Yoshimura referred to a study carried out by the Osaka regional government on a sample of just 41 people. Experts said such a study is inconclusive.
Shionogi and Meiji shares were already coming down Wednesday, as subsequent Japanese media reports debunked Yoshimura’s claim.
Daily confirmed cases of the coronavirus have been shooting up in Japan, to more than 1,000 people.
MELBOURNE, Australia — Australia’s hot spot Victoria state announced a new record 725 COVID-19 cases and 15 deaths on Wednesday, while businesses in Melbourne city prepared to draw down their shutters as new pandemic restrictions were enforced.
The new 24-hour record was marginally higher than 723 cases and 13 deaths reported on Thursday last week.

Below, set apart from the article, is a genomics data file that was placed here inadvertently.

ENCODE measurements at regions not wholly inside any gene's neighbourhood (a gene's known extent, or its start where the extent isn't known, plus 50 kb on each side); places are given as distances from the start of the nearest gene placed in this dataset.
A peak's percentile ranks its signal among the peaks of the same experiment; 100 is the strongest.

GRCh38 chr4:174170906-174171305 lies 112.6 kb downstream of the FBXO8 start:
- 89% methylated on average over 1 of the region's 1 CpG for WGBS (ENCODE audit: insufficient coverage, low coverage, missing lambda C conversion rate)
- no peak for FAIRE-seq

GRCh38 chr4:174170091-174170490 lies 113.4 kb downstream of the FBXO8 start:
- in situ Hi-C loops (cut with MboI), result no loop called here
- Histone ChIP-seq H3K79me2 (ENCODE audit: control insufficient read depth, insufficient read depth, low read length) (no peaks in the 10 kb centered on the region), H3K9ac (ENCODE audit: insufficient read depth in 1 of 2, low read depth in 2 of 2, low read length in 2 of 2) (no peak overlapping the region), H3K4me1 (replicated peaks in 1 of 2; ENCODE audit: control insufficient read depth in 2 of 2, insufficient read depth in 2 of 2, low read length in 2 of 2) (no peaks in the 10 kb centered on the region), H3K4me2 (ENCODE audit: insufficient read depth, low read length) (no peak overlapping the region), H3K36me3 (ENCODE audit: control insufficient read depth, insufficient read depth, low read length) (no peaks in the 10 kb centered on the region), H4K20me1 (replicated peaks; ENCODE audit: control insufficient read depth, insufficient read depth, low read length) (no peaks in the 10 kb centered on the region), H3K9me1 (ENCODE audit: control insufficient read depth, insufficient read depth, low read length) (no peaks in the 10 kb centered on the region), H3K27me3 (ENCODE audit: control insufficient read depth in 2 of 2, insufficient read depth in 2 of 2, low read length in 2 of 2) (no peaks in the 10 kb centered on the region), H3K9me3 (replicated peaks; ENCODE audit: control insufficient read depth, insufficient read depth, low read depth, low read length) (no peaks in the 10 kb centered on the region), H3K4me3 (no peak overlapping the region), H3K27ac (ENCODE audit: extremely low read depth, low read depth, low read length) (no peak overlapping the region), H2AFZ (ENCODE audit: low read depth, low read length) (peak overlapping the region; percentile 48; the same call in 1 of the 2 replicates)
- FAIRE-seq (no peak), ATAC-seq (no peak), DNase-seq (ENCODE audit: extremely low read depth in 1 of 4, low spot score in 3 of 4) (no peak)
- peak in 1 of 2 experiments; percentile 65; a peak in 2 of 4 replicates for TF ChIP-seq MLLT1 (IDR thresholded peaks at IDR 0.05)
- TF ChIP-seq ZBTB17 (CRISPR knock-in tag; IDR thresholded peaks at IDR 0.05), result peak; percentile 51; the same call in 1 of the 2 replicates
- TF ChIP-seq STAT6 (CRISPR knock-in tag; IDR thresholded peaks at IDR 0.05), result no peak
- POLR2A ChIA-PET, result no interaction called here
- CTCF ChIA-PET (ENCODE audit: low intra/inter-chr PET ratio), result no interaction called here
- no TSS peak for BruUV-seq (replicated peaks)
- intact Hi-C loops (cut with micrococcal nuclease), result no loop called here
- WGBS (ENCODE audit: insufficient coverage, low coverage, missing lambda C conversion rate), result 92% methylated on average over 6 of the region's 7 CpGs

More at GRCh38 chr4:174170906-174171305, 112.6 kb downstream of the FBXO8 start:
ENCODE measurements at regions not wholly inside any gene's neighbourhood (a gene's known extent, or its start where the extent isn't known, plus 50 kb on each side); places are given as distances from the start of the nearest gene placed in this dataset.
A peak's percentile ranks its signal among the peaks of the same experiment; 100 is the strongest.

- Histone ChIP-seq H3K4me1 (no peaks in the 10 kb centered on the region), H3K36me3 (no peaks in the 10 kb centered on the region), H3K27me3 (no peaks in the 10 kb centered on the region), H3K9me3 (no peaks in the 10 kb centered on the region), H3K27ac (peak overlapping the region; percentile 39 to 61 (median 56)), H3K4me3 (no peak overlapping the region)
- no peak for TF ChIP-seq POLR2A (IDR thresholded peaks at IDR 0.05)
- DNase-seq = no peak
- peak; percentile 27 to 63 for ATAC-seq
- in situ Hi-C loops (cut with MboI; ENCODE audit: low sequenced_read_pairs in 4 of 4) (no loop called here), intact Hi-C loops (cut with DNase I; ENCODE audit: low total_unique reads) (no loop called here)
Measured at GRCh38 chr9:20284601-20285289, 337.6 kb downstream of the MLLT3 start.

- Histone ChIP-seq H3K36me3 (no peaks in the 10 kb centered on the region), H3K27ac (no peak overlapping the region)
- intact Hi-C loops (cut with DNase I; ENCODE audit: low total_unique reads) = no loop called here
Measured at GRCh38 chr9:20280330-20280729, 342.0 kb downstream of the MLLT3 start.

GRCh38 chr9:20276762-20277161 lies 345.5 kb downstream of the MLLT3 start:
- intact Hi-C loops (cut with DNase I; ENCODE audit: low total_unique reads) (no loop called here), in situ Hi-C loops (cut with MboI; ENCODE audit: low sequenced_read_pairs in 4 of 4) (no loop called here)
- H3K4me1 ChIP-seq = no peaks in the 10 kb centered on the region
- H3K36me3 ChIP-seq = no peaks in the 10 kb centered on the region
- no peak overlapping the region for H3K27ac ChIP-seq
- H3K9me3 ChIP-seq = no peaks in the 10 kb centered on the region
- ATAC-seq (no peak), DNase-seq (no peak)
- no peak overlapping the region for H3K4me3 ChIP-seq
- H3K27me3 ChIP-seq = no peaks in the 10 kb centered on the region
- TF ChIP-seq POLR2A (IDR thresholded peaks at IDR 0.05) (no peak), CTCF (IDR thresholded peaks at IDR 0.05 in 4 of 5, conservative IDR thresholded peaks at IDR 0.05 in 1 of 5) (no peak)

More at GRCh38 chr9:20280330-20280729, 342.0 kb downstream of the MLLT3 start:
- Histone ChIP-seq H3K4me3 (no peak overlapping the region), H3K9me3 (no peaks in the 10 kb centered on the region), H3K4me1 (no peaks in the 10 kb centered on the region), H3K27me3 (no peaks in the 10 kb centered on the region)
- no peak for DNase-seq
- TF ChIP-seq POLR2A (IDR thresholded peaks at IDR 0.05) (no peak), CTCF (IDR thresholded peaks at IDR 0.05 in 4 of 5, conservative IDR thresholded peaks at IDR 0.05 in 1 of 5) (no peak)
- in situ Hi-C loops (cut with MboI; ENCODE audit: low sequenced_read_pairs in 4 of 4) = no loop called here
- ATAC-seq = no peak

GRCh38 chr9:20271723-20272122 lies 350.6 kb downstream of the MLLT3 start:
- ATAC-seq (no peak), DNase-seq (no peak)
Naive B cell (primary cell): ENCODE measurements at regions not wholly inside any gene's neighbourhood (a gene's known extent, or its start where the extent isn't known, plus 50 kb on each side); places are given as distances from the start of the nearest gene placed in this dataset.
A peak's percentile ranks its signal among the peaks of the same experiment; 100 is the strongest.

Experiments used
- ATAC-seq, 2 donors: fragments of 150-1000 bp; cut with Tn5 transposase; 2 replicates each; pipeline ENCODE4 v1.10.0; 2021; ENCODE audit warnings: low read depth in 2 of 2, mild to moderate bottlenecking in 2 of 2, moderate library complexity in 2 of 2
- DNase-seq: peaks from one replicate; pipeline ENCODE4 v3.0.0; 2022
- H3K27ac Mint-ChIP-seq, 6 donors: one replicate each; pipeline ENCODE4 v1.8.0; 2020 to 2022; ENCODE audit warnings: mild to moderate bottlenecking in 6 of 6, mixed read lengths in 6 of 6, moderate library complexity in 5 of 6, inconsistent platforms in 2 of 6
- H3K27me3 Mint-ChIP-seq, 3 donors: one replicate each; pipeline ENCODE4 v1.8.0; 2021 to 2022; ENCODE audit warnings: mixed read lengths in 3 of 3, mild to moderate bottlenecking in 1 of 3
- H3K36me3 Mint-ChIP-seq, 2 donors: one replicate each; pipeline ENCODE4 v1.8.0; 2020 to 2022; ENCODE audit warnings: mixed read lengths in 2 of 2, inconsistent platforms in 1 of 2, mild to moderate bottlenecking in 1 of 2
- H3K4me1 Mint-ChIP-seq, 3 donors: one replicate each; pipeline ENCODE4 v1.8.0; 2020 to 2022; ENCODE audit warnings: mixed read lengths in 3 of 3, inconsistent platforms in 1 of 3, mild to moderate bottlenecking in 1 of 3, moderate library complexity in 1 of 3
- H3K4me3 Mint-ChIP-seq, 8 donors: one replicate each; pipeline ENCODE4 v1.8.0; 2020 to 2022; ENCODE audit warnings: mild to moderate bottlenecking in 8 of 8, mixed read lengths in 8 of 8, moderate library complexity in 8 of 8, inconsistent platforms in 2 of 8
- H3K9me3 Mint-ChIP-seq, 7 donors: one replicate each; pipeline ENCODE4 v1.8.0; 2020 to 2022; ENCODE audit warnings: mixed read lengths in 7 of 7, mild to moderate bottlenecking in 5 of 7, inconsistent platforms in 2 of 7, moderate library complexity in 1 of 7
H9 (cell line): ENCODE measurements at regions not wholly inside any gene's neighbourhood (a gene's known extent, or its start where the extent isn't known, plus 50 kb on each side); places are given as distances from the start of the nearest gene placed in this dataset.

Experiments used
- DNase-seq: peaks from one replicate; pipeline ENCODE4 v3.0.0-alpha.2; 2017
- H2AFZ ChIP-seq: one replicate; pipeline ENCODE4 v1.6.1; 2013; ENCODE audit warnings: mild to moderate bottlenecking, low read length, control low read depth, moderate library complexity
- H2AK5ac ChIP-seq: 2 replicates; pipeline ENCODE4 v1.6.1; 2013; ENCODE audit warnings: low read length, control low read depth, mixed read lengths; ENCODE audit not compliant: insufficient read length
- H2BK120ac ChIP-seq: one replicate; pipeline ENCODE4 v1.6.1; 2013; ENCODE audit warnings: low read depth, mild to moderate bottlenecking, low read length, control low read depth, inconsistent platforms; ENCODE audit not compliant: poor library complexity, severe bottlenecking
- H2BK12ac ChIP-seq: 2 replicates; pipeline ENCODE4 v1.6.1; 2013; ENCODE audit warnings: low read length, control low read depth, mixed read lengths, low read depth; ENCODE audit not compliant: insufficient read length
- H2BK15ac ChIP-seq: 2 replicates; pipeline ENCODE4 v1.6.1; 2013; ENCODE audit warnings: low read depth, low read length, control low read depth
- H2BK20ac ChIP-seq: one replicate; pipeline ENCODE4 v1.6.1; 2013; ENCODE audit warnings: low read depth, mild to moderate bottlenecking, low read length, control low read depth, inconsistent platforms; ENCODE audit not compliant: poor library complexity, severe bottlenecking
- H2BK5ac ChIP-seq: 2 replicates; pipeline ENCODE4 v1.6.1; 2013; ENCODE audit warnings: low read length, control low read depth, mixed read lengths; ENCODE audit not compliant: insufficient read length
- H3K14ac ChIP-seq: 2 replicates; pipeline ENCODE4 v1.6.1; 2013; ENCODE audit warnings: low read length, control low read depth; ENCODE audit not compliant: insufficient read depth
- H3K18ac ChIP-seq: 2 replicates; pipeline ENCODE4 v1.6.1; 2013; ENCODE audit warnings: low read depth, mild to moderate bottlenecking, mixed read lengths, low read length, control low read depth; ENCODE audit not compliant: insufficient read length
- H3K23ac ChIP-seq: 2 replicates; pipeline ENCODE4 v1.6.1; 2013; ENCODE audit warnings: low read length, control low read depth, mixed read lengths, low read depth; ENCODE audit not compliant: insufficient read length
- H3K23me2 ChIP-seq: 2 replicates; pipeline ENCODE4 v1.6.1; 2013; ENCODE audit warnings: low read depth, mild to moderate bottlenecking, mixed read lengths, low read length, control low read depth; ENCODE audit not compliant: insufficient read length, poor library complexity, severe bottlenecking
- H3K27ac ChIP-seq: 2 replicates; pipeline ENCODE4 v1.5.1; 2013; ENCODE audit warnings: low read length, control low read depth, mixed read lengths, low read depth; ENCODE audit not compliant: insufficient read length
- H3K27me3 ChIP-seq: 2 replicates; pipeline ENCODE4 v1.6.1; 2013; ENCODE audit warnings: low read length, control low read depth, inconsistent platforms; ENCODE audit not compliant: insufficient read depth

From late Wednesday, many non-essential businesses including most detail retailers, hair-dressers and gyms in Australia’s second-largest city will be closed for six weeks. People employed in essential jobs will have to carry passes under Australia’s toughest-ever lockdown restrictions.
Like Melbourne hospitals, Victoria Premier Daniel Andrews announced that non-emergency surgeries will be restricted in hospitals in regional Victoria, where infections rates are lower.
“It will be very challenging, but it is necessary to drive these numbers down,” Andrews said of the new restrictions.
MEXICO CITY — Mexico posted a near-record one-day total of 857 newly confirmed COVID-19 deaths Tuesday, bringing the country’s confirmed death toll to 48,869, the third-highest number in the world.
The Health Department reported that just over 1 million coronavirus tests have been performed, with almost 450,000 people testing positive to date.